• Spellbinding . . . The fact that Dittrich looks critically at the actual process of scientific investigation is just one of the things to admire about Patient H.M. New York Times Book Review
  • Astonishingly insightful . . . A fascinating story in its own right to anyone interested in the history of modern science’s attempts to understand the causes of mental illness along with the many botched attempts to treat it . . . [Patient H.M.] is indeed about memory, madness, and family secrets and, in that sense, about the paths that shape the core of the self, in each and every one of us. Psychology Today
  • An exciting, artful blend of family and medical history. New York Times
  • Beautifully told . . . a book that will rank with Rebecca Skloot’s The Immortal Life of Henrietta Lacks in the realm of outstanding medical ethics narratives. Associated Press
  • “[A] courageous mix of scientific investigation and memoir… woven around the history of neurosurgery…[A] breathtaking work.”

    Publishers Weekly (starred review)

  • In Patient H.M., Luke Dittrich explores the limits of science and the mind. In the process, he rescues an iconic life from oblivion. Dittrich is well aware that while we are the sum of what we may remember, we’re also at the mercy of what we can forget. This is classic reporting and myth-making at the same time. Colum McCann, author of Let the Great World Spin
  • Luke Dittrich has achieved something remarkable in Patient H.M. This book succeeds on every level: as a fresh look at the most famous patient in medical history, as an exposé of our dark history of psychiatry and neurosurgery, and, most powerfully, as a deeply personal investigation into the author’s past. And yet it’s still a page-turner that reads like a thriller. It deserves a spot next to the great medical histories The Immortal Life of Henrietta Lacks, The Ghost Map, and The Emperor of All Maladies. Susannah Cahalan, author of Brain on Fire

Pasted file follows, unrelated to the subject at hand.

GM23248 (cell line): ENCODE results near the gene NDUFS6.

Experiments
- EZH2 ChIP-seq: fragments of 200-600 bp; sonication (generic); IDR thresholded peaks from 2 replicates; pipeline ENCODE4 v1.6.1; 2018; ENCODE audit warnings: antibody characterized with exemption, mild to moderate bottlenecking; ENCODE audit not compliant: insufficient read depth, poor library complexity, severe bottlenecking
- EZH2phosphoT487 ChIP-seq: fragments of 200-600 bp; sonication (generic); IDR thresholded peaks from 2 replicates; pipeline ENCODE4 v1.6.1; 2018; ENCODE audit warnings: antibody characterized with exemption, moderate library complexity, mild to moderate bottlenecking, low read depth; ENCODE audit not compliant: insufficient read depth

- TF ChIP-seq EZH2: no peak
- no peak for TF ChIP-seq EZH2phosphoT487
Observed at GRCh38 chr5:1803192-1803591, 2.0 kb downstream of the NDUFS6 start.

• It felt as if I read this book in one breath. Patient H.M. is a fascinating, powerful investigation, a matryoshka doll of nested stories about the past and present, remembering and forgetting. Luke Dittrich’s quest to understand the amnesic patient who taught the world so much about memory leads him to the shoals of his own family tragedy and an ending that will break your heart. But it’s his beautiful unfolding of the story, the art of his sentences and reportage, that you’ll never forget. Michael Paterniti, author of The Telling Room
  • "[A] fascinating medical detective story.”

    BookPage

  • “Oliver Sacks meets Stephen King in a piercing study of one of psychiatric medicine’s darker hours…A mesmerizing, maddening story and a model of journalistic investigation.”

    Kirkus Reviews (starred review)

  • “Combining memoir, biography, and science writing, Dittrich has written a fascinating and at times deeply disturbing account of the history of psychosurgery that’s accessible to the layperson.”

    Library Journal

  • A BookPage Top Pick for August 2016